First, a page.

On a good day, parenting will test the integrity of your character. On a bad day, parenting will test your will to live. Parenting children with trauma histories will cause you to test the integrity of everything and everyone you thought you knew, for the rest of your life.
~J. Skrobisz

Sunday, April 29, 2012

New Problems

What is "under"?  Because if I say, "the dishwasher detergent is UNDER the sink" why does my daughter reach for the Palmolive ON TOP OF  the sink?

What is "be quiet"?  Because if I say "Sissy, stop talking and BE QUIET" why does her mouth keep running?  And then when I say, "BE QUIET!!!" a little more forcefully why does she scream at me that she's "NOT TALKING!"

What is "eat politely"?  Because if I'm out in public and I ask my daughter to eat politely when she is having an ice cream, why does she have so much chocolate all.over.her.face.hair.hands.chin.and.clothes that it looks like she fell into a pile of poop?

What is "stop screaming"?  Because if I say, "Sissy stop.screaming.at.me" why then does she proceed to get nose-to-nose and scream louder?

What is "put your things away"?  Because I've asked Sissy ten times to put her personal items away and yet, they remain on the sofa, table, kitchen floor, hallway floor, kitchen counter, bedroom floor, back porch steps ...

What is "take your medicine"?  Because I literally have to stand over my daughter at med dosing time and tell her five hundred times to take her pills while she gabs, talks, giggles, fusses, shouts, you name it.

What is "close the back door"?  Because I've told her to close the door behind her countless times and yet, it remains open.

What is "do your best"? when my daughter comes to me with her sleeping bag all balled up and twisted into contortions with the string double knotted somewhere around the mid section and says, "i  can't do it"?  Because I know she hasn't done her best.  And so does she.

If someone can please tell me where I'm erring in my efforts to communicate directives in the English language, I would be much obliged.  Until then, I seem to have new problems to conquer, the least of which is that my 12 y/o daughter seems to have a hearing issue.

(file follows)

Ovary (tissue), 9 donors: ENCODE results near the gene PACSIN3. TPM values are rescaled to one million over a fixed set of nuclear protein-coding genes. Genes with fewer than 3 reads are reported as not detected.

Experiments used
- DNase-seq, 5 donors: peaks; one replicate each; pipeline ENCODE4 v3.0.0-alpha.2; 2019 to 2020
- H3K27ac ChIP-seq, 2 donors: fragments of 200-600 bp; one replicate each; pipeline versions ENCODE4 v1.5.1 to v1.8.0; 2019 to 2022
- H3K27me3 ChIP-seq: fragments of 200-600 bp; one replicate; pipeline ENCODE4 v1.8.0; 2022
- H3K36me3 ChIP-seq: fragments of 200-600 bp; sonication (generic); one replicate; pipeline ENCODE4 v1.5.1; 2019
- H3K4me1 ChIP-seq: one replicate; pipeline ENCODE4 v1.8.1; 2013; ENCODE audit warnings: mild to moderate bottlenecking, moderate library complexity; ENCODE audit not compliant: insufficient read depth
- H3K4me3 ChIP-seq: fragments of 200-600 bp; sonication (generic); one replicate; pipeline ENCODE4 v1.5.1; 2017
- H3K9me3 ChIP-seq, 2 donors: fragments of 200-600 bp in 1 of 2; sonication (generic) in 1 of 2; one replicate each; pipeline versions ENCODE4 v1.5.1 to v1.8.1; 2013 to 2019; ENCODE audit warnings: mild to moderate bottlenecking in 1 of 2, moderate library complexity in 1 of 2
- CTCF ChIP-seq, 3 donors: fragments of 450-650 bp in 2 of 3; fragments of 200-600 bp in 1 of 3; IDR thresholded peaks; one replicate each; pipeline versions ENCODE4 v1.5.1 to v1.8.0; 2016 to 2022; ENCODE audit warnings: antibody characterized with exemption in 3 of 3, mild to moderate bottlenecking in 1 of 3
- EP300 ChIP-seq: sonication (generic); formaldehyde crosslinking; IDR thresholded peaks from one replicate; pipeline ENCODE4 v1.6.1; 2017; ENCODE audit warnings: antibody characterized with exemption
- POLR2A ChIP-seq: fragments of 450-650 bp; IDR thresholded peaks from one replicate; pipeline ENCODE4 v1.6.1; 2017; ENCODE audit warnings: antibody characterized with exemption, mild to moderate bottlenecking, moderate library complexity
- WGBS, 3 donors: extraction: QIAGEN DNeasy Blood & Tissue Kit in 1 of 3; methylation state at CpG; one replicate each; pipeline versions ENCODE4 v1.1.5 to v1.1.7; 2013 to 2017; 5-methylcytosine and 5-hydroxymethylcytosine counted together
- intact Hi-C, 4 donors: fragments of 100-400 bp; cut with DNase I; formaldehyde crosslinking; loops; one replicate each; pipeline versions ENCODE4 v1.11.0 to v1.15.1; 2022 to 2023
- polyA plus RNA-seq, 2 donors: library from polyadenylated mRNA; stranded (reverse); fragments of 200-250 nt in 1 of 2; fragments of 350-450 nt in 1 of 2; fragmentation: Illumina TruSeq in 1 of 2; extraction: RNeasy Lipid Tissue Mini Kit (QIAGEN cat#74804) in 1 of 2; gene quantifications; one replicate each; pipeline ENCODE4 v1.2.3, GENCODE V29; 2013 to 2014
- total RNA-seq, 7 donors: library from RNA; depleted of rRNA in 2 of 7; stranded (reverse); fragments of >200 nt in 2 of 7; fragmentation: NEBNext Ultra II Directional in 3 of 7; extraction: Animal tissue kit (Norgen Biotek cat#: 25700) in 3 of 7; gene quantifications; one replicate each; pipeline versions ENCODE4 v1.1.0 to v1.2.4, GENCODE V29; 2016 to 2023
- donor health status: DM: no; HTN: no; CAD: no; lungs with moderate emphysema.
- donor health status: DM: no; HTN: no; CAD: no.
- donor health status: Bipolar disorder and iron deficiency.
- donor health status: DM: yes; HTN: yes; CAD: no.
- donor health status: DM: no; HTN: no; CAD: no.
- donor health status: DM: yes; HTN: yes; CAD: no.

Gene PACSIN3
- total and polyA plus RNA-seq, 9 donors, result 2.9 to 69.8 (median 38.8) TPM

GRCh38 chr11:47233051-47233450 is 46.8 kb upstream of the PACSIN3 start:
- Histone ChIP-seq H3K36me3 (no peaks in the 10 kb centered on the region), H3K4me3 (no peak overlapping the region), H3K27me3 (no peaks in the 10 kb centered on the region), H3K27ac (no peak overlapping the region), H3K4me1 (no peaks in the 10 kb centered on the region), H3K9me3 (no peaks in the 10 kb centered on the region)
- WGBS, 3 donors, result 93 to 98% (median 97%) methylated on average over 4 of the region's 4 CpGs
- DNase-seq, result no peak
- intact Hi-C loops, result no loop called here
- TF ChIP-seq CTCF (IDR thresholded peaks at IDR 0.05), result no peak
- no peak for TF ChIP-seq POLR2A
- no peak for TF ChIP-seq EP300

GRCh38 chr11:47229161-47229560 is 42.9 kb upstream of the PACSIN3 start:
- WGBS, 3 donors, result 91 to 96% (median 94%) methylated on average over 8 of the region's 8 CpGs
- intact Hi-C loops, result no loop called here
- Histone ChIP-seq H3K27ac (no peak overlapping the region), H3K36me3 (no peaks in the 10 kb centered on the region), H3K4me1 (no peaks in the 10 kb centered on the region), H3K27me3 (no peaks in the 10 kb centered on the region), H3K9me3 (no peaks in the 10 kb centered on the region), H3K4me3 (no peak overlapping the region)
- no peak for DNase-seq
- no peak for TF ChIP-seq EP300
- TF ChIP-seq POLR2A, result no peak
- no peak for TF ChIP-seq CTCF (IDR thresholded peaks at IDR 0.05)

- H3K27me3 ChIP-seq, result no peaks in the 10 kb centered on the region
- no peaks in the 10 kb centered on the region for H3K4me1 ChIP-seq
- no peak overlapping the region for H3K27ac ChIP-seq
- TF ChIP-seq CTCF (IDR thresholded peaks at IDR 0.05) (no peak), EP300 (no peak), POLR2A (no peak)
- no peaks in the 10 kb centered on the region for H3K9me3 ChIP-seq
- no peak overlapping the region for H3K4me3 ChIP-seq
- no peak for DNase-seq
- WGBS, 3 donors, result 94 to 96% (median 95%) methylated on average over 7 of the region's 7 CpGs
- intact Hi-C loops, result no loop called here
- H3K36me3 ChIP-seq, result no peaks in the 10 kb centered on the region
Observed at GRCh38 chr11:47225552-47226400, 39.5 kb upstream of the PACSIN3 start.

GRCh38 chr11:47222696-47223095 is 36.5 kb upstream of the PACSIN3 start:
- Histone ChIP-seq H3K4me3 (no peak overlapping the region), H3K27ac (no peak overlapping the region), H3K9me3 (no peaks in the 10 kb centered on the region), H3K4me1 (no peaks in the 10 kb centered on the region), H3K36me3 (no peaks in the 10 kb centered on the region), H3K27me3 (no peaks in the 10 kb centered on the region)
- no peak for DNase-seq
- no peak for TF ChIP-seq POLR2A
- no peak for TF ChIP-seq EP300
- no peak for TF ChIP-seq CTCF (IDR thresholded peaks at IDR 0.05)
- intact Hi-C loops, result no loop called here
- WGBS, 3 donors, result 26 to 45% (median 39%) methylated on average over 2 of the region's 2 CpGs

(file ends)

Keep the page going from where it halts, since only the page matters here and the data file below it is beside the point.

The best part so far for my Sunday morning that began three and a half hours ago?  Sissy announcing that she'll be a teenager this year (eight full months from now) and not three seconds later she was in a full-blown two y/o toddler tantrum.

eh, perhaps I'd be more forgiving if I hadn't had the brilliant idea of spending quality time with the children in the tent in the backyard ... all night.


Barb G said...

((((hugs)))) hoping things get better, sweet friend.

Cyndi said...

It`s RAD,RAD,RAD! We have it all the time and I try not to let it bother me to much because it just sucks up far to much energy that I can use for more productive matters. When I just let the kid do the crazy stuff without getting sucked up in the drama she is trying to create it makes my life easier. After all if she wants to look like the crazy who can not follow simple directions then I guess that is her choice.

Jen said...

Have you ever tried the opposite game? It's one I do with my girl sometimes. Everything I say, she needs to do the opposite so if I say, "Stop talking," she should keep on talking and so on. Keep doing it over and over and throw in some double negatives. If your girl is anything like mine, she'll be say, "Uh, this is hard, can't I just do what you say?" before you know it. (Not that that lasts, but ya know, hearing is mighty fine! :-)

Laurke Denise said...

Habit training helps. Try focusing on one habit at a time until they have it down. If they don't do it when you ask, take them by the hand and help them do it. Every. single. time. Only after they consistently get it right alone, should work on the next habit. (I get this from Charlotte Mason's educational method). Hope it helps!